2016 Index of Economic Freedom



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The twenty-second edition of the Heritage Foundation's popular survey of economic liberty Fact Sheets 2016_3.pdf
The results of the 2016 Index of Economic Freedom find that Europe became less economically free last year, with factors such as costly labour regulations and high tax burdens hampering growth, according to the 2016 Index of Economic Freedom, published by The Wall Street Journal and The Heritage Foundation.

The vast majority of the region’s economies are at least “moderately free” by Index standards, and one (Switzerland) ranks among only five economies in the world ranked “free.” But growing tax and labor burdens, along with high government spending and market-distorting subsidies, are saddling the region with stagnant growth and mounting debt. Years of public-sector expansion is taking its toll.

Launched in 1995, the Index evaluates countries in four broad policy areas that affect economic freedom: rule of law; limited government; regulatory efficiency; and open markets. There are 10 specific categories: property rights, freedom from corruption, fiscal freedom, government spending, business freedom, labor freedom, monetary freedom, trade freedom, investment freedom, and financial freedom. Scores in these categories are averaged to create an overall score.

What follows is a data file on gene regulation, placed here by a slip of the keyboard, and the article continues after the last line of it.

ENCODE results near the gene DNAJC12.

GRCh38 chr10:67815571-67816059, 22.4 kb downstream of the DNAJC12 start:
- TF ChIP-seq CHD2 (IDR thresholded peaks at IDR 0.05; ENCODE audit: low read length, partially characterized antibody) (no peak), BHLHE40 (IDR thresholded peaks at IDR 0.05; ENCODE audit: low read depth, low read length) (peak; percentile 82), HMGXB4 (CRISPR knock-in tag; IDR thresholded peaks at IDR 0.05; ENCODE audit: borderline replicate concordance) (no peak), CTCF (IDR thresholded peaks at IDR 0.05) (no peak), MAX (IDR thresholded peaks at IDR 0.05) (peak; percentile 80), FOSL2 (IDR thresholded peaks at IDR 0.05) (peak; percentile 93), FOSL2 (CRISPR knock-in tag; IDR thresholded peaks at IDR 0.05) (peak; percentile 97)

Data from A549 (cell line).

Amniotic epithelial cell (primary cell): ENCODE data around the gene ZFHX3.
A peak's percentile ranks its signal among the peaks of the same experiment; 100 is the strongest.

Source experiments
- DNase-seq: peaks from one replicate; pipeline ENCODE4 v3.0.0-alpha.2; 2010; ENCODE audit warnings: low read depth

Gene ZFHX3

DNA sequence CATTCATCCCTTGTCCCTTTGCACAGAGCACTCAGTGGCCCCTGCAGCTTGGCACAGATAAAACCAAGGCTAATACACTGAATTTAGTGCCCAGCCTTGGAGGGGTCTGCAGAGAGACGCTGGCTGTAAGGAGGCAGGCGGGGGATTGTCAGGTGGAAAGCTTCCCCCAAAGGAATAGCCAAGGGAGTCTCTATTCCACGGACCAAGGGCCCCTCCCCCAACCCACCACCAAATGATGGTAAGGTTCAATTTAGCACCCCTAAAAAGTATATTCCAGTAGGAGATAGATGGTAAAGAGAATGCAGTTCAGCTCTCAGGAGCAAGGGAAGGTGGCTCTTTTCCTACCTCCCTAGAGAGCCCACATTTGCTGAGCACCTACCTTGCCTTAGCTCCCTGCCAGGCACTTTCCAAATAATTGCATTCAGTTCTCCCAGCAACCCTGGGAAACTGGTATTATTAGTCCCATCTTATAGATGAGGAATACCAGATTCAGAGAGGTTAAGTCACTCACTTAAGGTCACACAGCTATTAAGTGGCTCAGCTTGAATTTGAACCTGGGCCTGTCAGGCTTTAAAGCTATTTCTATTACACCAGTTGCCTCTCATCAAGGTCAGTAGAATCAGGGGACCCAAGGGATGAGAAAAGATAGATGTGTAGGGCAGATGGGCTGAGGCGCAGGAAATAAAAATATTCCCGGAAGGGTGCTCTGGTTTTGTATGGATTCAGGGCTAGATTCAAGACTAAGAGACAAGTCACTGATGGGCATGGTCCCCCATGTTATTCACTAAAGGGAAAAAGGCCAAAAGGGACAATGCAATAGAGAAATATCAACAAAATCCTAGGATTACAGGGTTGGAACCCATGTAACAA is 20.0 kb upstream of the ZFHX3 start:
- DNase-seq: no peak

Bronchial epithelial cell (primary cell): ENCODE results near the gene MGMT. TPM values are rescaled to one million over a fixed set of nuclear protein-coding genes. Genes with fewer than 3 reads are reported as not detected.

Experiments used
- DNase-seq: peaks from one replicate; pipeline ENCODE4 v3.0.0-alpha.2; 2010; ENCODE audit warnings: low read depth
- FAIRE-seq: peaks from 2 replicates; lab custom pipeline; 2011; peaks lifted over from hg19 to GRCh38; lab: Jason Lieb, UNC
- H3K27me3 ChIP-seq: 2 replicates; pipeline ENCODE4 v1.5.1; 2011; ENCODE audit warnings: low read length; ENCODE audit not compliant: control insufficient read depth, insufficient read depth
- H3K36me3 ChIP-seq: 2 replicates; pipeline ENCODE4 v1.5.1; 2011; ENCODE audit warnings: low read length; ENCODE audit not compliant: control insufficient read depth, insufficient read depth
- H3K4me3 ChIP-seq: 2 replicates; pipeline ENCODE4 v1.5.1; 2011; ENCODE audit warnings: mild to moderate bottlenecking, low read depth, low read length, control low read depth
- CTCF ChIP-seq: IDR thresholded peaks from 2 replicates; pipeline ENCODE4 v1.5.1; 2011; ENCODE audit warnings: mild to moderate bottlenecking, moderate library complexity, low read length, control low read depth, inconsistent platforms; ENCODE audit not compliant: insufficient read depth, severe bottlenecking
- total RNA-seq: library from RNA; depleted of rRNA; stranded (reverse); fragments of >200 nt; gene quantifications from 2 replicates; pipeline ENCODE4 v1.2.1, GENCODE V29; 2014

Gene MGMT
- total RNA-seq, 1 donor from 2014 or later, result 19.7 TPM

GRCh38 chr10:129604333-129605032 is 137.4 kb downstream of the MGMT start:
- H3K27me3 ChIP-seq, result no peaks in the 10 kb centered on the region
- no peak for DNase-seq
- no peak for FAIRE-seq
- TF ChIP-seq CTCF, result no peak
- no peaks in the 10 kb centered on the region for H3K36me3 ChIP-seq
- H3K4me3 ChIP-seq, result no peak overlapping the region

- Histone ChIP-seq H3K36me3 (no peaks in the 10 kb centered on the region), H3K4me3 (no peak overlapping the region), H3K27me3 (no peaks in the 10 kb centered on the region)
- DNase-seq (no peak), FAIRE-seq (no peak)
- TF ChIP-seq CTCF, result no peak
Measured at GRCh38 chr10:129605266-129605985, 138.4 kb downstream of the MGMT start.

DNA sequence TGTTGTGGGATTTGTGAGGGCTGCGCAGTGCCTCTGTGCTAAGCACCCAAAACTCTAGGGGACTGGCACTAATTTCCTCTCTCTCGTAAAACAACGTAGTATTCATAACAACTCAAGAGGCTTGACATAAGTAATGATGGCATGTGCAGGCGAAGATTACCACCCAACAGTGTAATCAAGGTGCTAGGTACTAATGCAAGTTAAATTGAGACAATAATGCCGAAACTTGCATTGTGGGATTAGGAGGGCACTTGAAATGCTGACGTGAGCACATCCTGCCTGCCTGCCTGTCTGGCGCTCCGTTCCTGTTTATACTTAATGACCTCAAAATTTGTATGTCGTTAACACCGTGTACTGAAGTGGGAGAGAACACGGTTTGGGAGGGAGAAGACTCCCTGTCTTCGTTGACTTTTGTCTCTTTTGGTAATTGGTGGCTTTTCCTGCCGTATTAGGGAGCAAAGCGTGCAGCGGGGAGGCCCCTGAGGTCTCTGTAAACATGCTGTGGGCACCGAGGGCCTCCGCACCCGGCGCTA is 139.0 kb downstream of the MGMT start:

Economic freedom grew in 21 of Europe’s 44 graded countries, and declined in 22 others (Kosovo, which wasn’t graded in the 2015 edition, earned a 61.4 score.) Europe now has five “mostly unfree” economies (Croatia, Bosnia and Herzegovina, Moldova, Greece, and Russia) and two “repressed” economies (Ukraine and Belarus). Serbia, the region’s most improved, rose by 2.1 points, cementing its place as a “moderately free” economy.

Croatia, meanwhile, declined by a regional-worst 2.4 points, tumbling into “mostly unfree” status. Russia lost 1.5 points and is perilously close to becoming a “repressed” economy. It “faces bleak prospects for long-term economic growth in the absence of an efficiently functioning legal framework and continued heavy government interference in the private sector through myriad state-owned enterprises,” the editors write.

Nations that have enacted policies to curtail spending and shrink government — such as Estonia, Lithuania and Latvia — continue to gain economic freedom, the editors note. They have overcome severe recessions, moving up in the Index rankings every year since 2012, and outperforming older members of the European Union such as Portugal, France and Italy, all of which became less economically free last year.

The world average score of 60.7 is the highest recorded in the 22-year history of the Index. Thirty-two countries, including Burma, Germany, India, Lithuania, the Philippines, Poland and Vietnam, achieved their highest-ever Index scores. Among the 178 countries ranked, scores improved for 97 countries and declined for 74. Over the period covered by the 2016 Index (mid-2014 to mid-2015), scores improved in half of the freedoms measured by the Index editors, most notably in investment freedom.

For the full index, go to the Heritage Foundation.

Read about the UK’s ranking here.